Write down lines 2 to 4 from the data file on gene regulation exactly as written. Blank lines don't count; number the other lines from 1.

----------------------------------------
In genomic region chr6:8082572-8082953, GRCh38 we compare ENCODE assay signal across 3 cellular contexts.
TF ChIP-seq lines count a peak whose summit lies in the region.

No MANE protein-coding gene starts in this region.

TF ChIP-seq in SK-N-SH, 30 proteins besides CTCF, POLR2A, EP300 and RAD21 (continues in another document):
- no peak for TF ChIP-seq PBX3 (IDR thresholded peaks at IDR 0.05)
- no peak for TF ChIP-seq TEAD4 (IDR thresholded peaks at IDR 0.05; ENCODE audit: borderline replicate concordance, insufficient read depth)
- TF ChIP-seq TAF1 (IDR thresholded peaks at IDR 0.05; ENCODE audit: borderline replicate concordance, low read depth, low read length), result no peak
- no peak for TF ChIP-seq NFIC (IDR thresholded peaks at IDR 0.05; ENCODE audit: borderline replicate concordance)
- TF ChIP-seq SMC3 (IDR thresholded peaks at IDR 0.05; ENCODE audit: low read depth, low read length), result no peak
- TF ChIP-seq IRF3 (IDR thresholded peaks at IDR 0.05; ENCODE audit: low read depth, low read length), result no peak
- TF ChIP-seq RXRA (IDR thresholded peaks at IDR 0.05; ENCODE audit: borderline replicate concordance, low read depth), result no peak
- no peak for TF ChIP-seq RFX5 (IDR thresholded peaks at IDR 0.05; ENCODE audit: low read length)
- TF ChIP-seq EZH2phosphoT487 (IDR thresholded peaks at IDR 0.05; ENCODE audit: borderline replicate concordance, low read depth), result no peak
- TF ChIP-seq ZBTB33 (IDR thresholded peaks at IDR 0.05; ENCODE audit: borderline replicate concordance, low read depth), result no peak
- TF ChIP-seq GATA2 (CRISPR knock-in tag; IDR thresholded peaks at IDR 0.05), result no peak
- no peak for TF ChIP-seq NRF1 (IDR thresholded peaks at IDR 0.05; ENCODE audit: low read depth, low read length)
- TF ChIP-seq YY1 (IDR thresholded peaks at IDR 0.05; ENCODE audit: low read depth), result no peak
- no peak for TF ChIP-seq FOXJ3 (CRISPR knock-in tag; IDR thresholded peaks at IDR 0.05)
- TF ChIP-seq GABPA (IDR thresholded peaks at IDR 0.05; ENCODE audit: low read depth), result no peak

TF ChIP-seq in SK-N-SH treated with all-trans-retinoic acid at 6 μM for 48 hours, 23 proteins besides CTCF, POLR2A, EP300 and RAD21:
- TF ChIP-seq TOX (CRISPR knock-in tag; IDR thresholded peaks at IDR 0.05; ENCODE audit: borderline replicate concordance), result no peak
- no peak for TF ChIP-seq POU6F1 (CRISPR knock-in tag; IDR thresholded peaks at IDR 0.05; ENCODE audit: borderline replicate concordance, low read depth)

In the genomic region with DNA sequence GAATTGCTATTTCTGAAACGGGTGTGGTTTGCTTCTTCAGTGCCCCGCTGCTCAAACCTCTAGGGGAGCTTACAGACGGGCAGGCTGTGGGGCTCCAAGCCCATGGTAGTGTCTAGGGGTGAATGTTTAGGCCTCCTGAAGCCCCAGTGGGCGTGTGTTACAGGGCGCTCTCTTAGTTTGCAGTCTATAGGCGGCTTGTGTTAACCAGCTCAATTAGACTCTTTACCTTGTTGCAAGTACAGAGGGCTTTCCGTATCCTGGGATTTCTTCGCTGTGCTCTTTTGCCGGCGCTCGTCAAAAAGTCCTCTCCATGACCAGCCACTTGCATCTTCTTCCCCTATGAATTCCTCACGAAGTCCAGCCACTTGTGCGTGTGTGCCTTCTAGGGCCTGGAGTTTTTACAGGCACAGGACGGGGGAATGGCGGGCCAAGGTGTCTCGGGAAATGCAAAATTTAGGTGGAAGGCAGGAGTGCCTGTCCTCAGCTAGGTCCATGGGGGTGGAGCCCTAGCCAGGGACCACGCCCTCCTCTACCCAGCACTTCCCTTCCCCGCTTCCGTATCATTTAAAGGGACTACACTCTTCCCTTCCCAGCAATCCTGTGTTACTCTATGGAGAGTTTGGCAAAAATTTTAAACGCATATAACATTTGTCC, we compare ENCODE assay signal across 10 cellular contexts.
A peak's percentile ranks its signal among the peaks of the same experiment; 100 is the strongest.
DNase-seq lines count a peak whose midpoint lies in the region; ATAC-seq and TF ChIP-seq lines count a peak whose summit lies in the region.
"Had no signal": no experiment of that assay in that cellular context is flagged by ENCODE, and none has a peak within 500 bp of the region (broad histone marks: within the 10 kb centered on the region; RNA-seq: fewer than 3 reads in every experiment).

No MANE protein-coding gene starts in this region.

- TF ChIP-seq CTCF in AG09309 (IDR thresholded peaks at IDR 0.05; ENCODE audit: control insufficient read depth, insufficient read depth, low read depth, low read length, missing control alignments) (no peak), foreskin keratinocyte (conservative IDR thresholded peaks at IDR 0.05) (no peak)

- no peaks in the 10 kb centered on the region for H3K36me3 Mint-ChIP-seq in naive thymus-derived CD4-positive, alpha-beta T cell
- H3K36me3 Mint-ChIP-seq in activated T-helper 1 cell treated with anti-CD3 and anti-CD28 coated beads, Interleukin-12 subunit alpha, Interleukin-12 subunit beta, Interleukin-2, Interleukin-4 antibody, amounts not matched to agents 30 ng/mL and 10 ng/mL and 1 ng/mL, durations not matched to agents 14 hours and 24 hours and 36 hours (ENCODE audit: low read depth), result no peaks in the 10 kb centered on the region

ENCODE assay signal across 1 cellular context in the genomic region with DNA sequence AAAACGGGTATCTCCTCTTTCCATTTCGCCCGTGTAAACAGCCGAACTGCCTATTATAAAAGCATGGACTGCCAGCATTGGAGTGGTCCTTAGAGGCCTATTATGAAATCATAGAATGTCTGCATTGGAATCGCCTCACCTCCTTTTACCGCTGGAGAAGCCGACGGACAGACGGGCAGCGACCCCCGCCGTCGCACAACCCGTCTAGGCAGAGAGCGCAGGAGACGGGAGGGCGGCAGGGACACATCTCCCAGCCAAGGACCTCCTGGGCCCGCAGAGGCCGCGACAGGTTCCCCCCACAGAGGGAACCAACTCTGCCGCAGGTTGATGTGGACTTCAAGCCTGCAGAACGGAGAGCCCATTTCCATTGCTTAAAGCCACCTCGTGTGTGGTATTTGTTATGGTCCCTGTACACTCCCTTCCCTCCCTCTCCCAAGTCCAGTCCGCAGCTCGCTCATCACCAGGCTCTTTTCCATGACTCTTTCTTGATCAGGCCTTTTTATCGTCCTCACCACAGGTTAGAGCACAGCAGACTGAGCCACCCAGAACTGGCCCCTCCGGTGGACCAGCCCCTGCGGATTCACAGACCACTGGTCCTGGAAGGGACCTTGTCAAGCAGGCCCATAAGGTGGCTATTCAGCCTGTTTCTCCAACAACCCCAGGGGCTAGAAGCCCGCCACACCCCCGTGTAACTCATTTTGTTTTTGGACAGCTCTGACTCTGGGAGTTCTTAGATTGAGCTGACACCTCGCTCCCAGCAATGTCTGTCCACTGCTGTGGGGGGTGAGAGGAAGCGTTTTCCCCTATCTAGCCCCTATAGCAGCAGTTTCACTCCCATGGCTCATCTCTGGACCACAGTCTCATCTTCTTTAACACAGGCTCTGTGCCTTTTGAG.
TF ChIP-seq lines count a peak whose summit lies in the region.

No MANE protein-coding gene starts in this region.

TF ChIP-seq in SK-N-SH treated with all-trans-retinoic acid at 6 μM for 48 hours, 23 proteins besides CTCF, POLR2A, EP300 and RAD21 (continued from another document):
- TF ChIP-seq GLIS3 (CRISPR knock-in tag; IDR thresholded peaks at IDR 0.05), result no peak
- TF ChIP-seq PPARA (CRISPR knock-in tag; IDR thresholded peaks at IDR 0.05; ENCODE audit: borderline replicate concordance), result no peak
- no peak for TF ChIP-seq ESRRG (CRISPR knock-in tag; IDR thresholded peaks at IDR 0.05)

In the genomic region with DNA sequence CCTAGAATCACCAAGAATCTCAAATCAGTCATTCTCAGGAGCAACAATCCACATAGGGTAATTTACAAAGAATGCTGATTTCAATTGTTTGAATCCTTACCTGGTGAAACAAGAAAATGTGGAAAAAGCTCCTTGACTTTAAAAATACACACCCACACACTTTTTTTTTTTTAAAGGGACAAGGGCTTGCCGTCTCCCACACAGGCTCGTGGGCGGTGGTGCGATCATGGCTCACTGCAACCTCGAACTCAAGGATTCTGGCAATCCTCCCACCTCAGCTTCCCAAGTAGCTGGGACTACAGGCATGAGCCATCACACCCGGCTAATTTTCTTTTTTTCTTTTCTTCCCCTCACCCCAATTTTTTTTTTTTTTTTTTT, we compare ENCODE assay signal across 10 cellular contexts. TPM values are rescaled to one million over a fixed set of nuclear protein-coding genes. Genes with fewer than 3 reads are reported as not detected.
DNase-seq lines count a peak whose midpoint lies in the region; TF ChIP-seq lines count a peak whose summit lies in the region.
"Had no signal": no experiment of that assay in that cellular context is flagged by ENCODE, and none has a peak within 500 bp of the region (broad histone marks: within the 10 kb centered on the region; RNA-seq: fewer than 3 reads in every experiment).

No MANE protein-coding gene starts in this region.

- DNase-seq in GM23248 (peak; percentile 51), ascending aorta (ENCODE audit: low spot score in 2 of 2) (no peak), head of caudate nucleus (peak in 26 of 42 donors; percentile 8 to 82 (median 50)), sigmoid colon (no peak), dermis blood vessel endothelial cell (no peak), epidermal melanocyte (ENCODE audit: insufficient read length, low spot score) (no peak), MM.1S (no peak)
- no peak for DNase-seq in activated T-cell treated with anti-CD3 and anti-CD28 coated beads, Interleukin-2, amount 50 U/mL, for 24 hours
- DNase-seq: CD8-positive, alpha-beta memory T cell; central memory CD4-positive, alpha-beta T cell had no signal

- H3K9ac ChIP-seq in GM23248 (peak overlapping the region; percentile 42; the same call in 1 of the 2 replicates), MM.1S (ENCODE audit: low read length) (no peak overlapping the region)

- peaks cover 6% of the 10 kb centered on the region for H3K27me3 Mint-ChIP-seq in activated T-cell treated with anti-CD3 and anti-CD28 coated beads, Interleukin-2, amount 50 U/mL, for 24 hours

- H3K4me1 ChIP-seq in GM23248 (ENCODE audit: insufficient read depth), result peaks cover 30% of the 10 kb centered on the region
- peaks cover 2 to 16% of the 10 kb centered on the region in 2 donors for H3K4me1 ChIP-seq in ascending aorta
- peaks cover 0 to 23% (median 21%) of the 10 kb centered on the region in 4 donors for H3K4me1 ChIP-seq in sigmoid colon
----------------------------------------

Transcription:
TF ChIP-seq lines count a peak whose summit lies in the region.

No MANE protein-coding gene starts in this region.

TF ChIP-seq in SK-N-SH, 30 proteins besides CTCF, POLR2A, EP300 and RAD21 (continues in another document):